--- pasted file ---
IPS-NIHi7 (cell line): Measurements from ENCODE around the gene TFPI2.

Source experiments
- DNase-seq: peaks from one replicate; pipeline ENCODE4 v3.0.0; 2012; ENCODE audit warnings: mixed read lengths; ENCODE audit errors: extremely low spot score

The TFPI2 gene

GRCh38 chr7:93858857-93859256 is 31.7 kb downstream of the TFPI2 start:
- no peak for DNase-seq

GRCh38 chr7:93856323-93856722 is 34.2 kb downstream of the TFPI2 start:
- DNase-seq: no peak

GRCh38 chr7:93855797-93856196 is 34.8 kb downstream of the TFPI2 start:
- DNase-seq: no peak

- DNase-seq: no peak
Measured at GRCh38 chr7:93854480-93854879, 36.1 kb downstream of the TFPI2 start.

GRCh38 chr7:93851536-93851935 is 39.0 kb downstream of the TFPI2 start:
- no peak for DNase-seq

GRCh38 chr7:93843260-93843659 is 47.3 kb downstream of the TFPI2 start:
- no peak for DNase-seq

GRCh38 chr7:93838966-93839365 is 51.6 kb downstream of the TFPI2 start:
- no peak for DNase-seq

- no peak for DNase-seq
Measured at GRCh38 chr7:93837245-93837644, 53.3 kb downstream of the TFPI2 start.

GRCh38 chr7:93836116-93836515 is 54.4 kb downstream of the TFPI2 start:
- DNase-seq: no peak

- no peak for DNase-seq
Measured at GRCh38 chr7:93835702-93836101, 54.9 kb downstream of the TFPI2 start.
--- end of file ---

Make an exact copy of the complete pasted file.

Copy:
IPS-NIHi7 (cell line): Measurements from ENCODE around the gene TFPI2.

Source experiments
- DNase-seq: peaks from one replicate; pipeline ENCODE4 v3.0.0; 2012; ENCODE audit warnings: mixed read lengths; ENCODE audit errors: extremely low spot score

The TFPI2 gene

GRCh38 chr7:93858857-93859256 is 31.7 kb downstream of the TFPI2 start:
- no peak for DNase-seq

GRCh38 chr7:93856323-93856722 is 34.2 kb downstream of the TFPI2 start:
- DNase-seq: no peak

GRCh38 chr7:93855797-93856196 is 34.8 kb downstream of the TFPI2 start:
- DNase-seq: no peak

- DNase-seq: no peak
Measured at GRCh38 chr7:93854480-93854879, 36.1 kb downstream of the TFPI2 start.

GRCh38 chr7:93851536-93851935 is 39.0 kb downstream of the TFPI2 start:
- no peak for DNase-seq

GRCh38 chr7:93843260-93843659 is 47.3 kb downstream of the TFPI2 start:
- no peak for DNase-seq

GRCh38 chr7:93838966-93839365 is 51.6 kb downstream of the TFPI2 start:
- no peak for DNase-seq

- no peak for DNase-seq
Measured at GRCh38 chr7:93837245-93837644, 53.3 kb downstream of the TFPI2 start.

GRCh38 chr7:93836116-93836515 is 54.4 kb downstream of the TFPI2 start:
- DNase-seq: no peak

- no peak for DNase-seq
Measured at GRCh38 chr7:93835702-93836101, 54.9 kb downstream of the TFPI2 start.